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It is one force admitting its incompatibility with the other. Catherine descends into madness, and ‘[tears] the pillow with her teeth’, allowing the feathers to fly out. Torn between her love for her true self, and the artificial identity that has suppressed it, this image is symbolic of Catherine’s want to destroy the latter and allow the former to be free to do as it will. She wishes to be free of the ‘shattered prison’, which is not only the confinement of Thrushcross Grange, but the mental imprisonment it has established within her since she has been there. The tug-of-war has finished, but only by the rope snapping; by Catherine’s mind being ‘shattered’. Thus, Bronte poignantly suggests that an identity cannot hold innateness and social conditioning in equal measure, one must be kept separate from the other. At least, that would be the only helpless interpretation offered if the novel finished with Catherine’s death.
With the second volume of the novel, Emily Bronte offers a token of hope – and this revolves around the second generation. Lockwood’s final question of the first volume, whether ‘the daughter turned out a second edition of the mother’, hangs over the second volume. The very repetition of the name invites a comparison between them. As Miller asks: ‘How can a name be “proper” to a character and indicate his individuality if it’s also held by others?’ Unnervingly, the first half of the second volume seems to indicate that Cathy would turn out to be ‘a second edition of the mother’. We are told that Edgar never ‘did speak a harsh word to her’, and that Nelly ‘did not fear her breaking bounds, because the gates were generally locked’. This hints at the same sheltered ‘prison’ that Catherine was victim of at the Grange. Even worse is that the love that appears to be sprouting between Cathy and ‘Pretty Linton’ is based on contrivance. The letters they exchange between each other concluded ‘in the affected, wordy way that a school-boy might use to a fancied incorporeal sweetheart,’ which hints at learned clichés – an echo of Catherine’s clichéd reasons for marrying Edgar. It would seem that the novel is going full circle, something which Leo Barsani comments on: ‘It’s as if Emily Bronte is telling the same story twice and eliminating its originality the second time.’ There is a disconcerting sense that Bronte is luring us to interpret that loss of true love and the suffocation natural identities almost as a fact of life, something which will go on forever.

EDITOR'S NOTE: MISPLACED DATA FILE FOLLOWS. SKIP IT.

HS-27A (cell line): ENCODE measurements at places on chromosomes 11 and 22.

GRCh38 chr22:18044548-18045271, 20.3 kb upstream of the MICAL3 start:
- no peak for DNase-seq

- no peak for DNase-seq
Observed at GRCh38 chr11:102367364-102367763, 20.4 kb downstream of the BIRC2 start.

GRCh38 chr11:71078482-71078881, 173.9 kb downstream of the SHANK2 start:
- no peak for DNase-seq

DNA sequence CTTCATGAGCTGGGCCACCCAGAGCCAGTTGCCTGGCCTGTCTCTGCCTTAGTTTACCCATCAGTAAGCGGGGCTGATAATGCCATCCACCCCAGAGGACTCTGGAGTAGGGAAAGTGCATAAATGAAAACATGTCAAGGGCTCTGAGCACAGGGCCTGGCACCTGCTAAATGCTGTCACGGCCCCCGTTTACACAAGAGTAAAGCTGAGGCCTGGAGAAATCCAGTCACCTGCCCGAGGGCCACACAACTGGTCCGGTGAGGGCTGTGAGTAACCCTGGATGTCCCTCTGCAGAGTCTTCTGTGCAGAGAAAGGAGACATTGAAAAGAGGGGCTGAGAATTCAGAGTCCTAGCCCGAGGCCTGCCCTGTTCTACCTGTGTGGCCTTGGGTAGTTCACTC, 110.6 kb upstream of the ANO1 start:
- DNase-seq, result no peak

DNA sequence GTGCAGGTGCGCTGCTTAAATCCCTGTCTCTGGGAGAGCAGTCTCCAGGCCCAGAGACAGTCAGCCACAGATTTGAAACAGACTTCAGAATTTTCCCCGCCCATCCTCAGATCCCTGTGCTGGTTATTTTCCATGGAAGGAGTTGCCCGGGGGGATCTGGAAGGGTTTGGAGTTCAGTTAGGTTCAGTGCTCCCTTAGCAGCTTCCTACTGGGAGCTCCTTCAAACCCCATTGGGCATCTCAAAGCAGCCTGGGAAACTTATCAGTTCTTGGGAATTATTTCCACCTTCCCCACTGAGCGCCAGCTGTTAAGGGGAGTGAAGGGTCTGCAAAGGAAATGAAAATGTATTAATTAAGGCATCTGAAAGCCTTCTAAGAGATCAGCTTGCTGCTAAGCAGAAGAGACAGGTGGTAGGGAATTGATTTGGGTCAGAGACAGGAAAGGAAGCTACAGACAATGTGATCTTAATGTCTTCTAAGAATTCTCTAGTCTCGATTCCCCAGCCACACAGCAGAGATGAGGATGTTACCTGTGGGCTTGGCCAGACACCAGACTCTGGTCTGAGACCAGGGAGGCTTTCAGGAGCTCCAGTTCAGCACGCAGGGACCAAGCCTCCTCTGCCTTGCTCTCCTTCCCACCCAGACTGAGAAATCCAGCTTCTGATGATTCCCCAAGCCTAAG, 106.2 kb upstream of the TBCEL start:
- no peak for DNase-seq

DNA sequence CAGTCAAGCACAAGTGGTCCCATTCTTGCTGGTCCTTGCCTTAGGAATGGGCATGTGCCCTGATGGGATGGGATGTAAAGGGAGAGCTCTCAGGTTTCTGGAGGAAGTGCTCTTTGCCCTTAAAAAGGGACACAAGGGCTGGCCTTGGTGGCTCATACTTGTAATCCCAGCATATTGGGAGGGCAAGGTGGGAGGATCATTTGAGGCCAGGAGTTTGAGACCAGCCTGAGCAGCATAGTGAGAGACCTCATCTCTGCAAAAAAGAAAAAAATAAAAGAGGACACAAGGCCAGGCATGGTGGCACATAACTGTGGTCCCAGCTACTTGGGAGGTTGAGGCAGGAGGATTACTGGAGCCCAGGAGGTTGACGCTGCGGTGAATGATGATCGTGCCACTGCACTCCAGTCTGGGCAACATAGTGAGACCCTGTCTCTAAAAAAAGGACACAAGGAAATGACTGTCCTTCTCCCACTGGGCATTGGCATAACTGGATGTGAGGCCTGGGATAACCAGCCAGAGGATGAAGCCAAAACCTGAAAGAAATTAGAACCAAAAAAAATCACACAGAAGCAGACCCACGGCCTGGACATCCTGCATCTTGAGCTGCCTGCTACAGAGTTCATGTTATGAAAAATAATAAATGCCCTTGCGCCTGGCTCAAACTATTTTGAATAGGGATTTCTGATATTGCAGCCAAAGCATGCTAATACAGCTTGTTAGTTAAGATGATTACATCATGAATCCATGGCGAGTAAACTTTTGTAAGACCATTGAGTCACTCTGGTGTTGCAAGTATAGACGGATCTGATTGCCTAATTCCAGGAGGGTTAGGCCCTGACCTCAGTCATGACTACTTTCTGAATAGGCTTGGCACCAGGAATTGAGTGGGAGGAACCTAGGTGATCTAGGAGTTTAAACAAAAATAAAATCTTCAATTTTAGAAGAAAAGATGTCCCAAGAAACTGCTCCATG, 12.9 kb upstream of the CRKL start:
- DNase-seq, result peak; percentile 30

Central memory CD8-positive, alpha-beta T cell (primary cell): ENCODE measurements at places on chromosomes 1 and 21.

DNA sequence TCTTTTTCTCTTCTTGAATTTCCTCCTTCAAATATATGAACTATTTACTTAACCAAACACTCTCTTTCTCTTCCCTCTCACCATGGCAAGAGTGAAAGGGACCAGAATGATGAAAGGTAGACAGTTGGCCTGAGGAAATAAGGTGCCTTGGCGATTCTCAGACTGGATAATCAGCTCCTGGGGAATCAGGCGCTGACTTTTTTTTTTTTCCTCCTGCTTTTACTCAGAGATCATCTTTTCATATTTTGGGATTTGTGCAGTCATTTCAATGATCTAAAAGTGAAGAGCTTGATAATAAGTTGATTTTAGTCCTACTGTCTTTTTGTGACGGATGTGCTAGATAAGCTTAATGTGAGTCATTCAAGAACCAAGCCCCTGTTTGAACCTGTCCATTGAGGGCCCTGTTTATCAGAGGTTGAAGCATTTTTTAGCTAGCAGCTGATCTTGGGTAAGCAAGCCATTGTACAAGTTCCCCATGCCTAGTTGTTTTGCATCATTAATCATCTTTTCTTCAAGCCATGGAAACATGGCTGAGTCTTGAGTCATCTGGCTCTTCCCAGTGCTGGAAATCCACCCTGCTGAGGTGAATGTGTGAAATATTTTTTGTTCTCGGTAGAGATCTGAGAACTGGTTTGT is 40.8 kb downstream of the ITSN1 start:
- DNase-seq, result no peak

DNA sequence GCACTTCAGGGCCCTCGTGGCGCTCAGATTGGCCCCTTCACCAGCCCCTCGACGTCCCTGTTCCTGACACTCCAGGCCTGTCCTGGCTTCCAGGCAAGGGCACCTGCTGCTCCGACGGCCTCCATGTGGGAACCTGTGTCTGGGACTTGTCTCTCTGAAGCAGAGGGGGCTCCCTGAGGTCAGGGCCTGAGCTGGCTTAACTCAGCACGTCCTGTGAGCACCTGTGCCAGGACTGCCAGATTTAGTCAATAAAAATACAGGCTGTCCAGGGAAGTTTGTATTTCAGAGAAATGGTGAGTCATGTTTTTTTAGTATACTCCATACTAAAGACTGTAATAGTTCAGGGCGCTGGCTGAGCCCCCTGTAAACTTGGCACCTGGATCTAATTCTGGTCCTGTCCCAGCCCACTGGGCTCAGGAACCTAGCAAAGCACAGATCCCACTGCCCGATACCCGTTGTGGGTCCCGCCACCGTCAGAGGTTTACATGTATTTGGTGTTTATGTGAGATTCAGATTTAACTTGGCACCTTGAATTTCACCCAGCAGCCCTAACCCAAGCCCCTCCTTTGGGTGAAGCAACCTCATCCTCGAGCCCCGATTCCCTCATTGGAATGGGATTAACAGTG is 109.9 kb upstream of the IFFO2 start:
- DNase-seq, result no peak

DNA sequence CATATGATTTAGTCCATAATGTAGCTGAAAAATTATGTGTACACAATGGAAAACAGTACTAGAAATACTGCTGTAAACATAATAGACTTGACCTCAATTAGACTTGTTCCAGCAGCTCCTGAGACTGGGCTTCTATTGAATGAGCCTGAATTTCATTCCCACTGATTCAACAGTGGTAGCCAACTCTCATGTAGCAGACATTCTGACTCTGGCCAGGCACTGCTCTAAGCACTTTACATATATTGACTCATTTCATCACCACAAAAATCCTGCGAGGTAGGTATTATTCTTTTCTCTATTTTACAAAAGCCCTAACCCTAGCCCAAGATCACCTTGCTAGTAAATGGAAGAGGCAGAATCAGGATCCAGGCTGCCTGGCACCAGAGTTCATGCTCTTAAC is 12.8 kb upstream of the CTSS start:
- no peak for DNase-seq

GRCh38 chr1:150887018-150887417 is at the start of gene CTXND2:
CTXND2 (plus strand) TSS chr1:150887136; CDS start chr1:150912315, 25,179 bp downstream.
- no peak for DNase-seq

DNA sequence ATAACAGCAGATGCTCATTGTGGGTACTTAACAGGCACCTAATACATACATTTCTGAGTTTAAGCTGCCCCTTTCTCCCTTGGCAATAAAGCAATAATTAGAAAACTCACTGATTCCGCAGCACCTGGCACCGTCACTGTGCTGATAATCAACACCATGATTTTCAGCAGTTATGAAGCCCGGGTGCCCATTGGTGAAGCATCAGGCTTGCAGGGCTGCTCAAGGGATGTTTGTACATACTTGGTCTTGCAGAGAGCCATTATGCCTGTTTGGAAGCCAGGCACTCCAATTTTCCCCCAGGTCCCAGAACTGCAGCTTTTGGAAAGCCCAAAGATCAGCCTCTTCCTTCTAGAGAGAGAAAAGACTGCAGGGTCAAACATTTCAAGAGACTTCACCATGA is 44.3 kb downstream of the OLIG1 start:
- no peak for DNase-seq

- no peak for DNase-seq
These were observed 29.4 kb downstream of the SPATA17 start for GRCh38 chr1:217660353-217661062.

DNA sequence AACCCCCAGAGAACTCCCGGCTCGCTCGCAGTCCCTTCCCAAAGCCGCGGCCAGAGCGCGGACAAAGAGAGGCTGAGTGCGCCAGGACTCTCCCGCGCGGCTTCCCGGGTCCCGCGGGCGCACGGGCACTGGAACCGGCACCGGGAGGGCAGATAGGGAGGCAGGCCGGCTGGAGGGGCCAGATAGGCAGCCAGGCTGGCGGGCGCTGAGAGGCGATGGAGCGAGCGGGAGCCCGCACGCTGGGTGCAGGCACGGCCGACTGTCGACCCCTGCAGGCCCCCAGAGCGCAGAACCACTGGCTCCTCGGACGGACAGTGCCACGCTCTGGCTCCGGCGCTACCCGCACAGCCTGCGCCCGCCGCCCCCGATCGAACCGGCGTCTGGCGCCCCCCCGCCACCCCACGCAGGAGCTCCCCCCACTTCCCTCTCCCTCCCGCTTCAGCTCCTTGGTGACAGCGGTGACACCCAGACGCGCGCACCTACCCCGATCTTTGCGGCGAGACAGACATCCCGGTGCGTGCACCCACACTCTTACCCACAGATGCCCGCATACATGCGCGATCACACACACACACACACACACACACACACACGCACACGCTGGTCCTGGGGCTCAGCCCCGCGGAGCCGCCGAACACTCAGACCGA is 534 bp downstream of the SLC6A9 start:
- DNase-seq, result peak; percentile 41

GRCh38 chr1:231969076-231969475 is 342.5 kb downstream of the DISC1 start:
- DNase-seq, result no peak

However, the latter part of the novel with Cathy and Hareton’s love dispels such fears. When Lockwood goes to visit Wuthering Heights a year later he notices its ‘improvement’. He notices, in contrast for his struggle to get into the home in 1801, he ‘had neither to climb the gate, nor to knock – it yielded to [his] hand.’ This highlights Wuthering Heights’ openness; the fixation on separation has vanished, now there is ‘unobstructed admittance’. Thus, it is apt that the word Lockwood should hear Cathy teaching Hareton is ‘con-trary!’ – the house, like Cathy’s change of attitude from ridiculer to teacher of Hareton’s education – is very much contrary to what we have known it to be. Mary Visick draws attention to Bronte’s previous writing as forming the basis for the novel. This is an interesting frame through which to read the novel, but instead of Gondal poems, it seems more appropriate to look at her essay, ‘The Butterfly’.
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